As if the stakes weren't important enough, end-of-the-game developments transformed the Nov. 23, 1991 contest between the London School of Economics and Oxford University of England into more than just a regular-season evening of amateur basketball.
The game -- matching up the top two ranked teams in British university basketball -- went into three overtimes and was won by top-ranked London School of Economics, 91-89, on a last-second shot.
But the show of support from the British sporting community for this game was pathetic, as 25 fans were on hand.
Bobby Zirkin, who played in the game, knew that this type of sporting event had marketing potential. Zirkin, a 1989 graduate of Pikesville High School, studied at the London School of Economics for a semester his junior year at Johns Hopkins.
If Christian Laettner's epic shot to oust Kentucky two years ago could attract an entire country's attention, then why couldn't his team's dramatic win? It was during the game against Oxford that Zirkin realized the need improvement in European university athletics.
So Zirkin, 22, began a plan to create an offshoot of the NCAA. He called it the European University Sports Community.
What was originally just a sudden series of thoughts, fueled through talks with his teammates and players on the Oxford team at a post-pub gathering, has become much more.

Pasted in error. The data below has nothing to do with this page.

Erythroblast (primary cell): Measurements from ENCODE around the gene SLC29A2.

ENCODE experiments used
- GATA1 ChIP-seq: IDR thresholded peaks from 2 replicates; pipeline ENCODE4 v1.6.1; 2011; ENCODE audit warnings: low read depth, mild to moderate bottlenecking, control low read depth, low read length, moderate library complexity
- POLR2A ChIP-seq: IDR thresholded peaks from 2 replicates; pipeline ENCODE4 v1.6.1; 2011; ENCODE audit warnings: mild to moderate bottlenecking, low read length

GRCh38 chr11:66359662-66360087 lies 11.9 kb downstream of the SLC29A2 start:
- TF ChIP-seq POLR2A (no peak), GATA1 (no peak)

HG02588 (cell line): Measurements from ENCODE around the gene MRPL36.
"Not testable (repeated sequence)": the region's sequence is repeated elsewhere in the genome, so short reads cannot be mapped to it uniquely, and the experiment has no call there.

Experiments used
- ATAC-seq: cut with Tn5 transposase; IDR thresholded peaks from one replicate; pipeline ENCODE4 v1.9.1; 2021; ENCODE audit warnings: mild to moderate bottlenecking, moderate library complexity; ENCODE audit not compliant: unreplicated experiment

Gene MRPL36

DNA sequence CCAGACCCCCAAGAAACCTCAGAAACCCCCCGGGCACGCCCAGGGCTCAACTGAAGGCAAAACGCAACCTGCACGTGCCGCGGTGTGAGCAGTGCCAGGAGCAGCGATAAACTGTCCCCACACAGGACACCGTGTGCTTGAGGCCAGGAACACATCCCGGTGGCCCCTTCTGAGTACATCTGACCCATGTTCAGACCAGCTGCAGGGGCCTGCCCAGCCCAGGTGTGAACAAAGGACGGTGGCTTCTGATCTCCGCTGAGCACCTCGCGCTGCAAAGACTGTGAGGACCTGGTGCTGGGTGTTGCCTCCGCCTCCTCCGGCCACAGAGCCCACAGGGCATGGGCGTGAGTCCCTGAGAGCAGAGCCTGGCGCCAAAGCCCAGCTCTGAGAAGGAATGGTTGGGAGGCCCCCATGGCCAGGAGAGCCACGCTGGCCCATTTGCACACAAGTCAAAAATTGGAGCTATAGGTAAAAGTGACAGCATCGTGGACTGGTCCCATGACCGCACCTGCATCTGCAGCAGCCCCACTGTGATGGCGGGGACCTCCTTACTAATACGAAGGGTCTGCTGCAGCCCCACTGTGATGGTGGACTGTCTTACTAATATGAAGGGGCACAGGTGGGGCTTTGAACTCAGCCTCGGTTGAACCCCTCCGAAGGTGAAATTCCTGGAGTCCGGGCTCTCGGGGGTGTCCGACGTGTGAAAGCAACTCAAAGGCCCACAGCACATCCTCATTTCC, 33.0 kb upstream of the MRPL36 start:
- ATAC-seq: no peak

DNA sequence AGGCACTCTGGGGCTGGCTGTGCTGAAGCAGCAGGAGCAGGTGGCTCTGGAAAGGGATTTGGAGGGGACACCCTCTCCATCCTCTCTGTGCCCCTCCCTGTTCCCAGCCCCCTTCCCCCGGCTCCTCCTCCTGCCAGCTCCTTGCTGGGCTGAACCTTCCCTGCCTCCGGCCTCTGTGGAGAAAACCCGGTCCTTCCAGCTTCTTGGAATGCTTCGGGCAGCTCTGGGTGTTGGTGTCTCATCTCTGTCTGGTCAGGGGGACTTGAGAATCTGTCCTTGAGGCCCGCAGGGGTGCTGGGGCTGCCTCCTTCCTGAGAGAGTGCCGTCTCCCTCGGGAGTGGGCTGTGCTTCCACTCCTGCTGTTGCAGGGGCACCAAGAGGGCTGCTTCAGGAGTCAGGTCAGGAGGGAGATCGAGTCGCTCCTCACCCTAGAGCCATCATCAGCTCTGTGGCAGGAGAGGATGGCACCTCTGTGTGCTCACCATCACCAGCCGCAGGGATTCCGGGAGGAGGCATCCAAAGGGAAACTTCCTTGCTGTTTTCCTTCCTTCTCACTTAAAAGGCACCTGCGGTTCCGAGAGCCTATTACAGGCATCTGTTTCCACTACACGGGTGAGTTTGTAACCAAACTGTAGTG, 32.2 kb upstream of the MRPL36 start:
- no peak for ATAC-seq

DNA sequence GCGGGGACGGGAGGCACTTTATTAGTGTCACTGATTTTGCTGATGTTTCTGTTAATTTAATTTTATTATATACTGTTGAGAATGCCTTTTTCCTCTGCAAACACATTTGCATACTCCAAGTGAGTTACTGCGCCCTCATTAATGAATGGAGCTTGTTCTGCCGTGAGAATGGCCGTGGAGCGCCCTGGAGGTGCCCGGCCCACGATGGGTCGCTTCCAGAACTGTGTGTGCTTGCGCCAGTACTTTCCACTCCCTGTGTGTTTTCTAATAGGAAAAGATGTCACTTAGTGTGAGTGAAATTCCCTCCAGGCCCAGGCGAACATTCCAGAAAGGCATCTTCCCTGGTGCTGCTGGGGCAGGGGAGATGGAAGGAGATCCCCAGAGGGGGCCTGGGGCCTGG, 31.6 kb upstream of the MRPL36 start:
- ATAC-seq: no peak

Zirkin, who graduated from Johns Hopkins in May with a degree in political science, has his future plans figured out -- thanks to a $15,000 Thomas J. Watson fellowship he received one month earlier. He will use this grant and return to Europe today to develop his plan.
In the final stages, the EUSC would preside over an alliance of university sports in Europe. Zirkin said the European University Sports Community has a number of positive possibilities. It would work to create stronger ties between the universities and their communities. It would serve as a link for student-athletes of different nations. And it would help to promote goals of the European community.
"I don't want this to be an association of countries," he said. "I don't want there to be a tournament at the end of the year and have the schools being recognized as country vs. country. I want it to be school vs. school and I want there to be conferences that have schools from different countries involved. I don't want it to have a nationalistic approach."
Zirkin got his biggest break when he went to Belgium for the second semester. While attending American University's World Capitals program in Brussels, he was able to network within the European community and determine that he had a bona fide project.
"I started talking to people from the FISU [the International Federation for University Sports, an organization which puts on the World University Games] and the Olympic Committee," he said. "That's when it started getting more realistic. Although many of them had reservations about the project, they all thought it was an excellent idea worth pursuing. They weren't going to give me $4 million but they were willing to help me continue the project."
Zirkin also spoke with athletic directors throughout Belgium and across Europe. At each meeting, he presented the individual with a proposal asking for formal backing. And so when he returned to the United States, Zirkin had accumulated support from a variety of important officials.
Now when he goes back to Europe, Zirkin will dive into the project with a list full of help -- and a prestigious fellowship for financial backing.